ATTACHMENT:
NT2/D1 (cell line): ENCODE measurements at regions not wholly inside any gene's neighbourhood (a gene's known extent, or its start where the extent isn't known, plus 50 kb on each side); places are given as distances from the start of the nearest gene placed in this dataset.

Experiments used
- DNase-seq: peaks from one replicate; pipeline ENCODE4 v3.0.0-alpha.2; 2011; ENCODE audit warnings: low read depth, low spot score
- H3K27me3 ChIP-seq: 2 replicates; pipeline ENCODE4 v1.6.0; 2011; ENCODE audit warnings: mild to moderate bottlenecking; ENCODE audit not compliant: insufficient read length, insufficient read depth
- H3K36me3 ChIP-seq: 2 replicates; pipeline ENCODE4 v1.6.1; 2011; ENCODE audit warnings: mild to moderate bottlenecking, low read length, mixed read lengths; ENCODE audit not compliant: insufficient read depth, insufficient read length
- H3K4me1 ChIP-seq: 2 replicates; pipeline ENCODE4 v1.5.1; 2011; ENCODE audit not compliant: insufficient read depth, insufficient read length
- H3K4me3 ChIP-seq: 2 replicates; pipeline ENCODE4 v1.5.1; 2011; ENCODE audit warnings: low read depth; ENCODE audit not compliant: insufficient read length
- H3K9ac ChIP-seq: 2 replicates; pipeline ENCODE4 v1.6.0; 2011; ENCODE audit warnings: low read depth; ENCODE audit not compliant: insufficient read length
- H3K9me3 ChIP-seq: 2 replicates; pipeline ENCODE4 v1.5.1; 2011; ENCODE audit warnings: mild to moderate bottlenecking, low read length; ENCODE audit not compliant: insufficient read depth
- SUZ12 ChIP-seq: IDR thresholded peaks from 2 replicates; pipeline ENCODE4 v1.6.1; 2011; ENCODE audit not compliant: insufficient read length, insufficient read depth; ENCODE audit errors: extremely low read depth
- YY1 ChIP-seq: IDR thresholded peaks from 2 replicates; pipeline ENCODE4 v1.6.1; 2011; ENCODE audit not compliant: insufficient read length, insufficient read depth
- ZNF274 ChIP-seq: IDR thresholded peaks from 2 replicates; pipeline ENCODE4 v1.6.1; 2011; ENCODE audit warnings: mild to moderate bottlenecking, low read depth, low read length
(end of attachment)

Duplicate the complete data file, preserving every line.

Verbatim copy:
NT2/D1 (cell line): ENCODE measurements at regions not wholly inside any gene's neighbourhood (a gene's known extent, or its start where the extent isn't known, plus 50 kb on each side); places are given as distances from the start of the nearest gene placed in this dataset.

Experiments used
- DNase-seq: peaks from one replicate; pipeline ENCODE4 v3.0.0-alpha.2; 2011; ENCODE audit warnings: low read depth, low spot score
- H3K27me3 ChIP-seq: 2 replicates; pipeline ENCODE4 v1.6.0; 2011; ENCODE audit warnings: mild to moderate bottlenecking; ENCODE audit not compliant: insufficient read length, insufficient read depth
- H3K36me3 ChIP-seq: 2 replicates; pipeline ENCODE4 v1.6.1; 2011; ENCODE audit warnings: mild to moderate bottlenecking, low read length, mixed read lengths; ENCODE audit not compliant: insufficient read depth, insufficient read length
- H3K4me1 ChIP-seq: 2 replicates; pipeline ENCODE4 v1.5.1; 2011; ENCODE audit not compliant: insufficient read depth, insufficient read length
- H3K4me3 ChIP-seq: 2 replicates; pipeline ENCODE4 v1.5.1; 2011; ENCODE audit warnings: low read depth; ENCODE audit not compliant: insufficient read length
- H3K9ac ChIP-seq: 2 replicates; pipeline ENCODE4 v1.6.0; 2011; ENCODE audit warnings: low read depth; ENCODE audit not compliant: insufficient read length
- H3K9me3 ChIP-seq: 2 replicates; pipeline ENCODE4 v1.5.1; 2011; ENCODE audit warnings: mild to moderate bottlenecking, low read length; ENCODE audit not compliant: insufficient read depth
- SUZ12 ChIP-seq: IDR thresholded peaks from 2 replicates; pipeline ENCODE4 v1.6.1; 2011; ENCODE audit not compliant: insufficient read length, insufficient read depth; ENCODE audit errors: extremely low read depth
- YY1 ChIP-seq: IDR thresholded peaks from 2 replicates; pipeline ENCODE4 v1.6.1; 2011; ENCODE audit not compliant: insufficient read length, insufficient read depth
- ZNF274 ChIP-seq: IDR thresholded peaks from 2 replicates; pipeline ENCODE4 v1.6.1; 2011; ENCODE audit warnings: mild to moderate bottlenecking, low read depth, low read length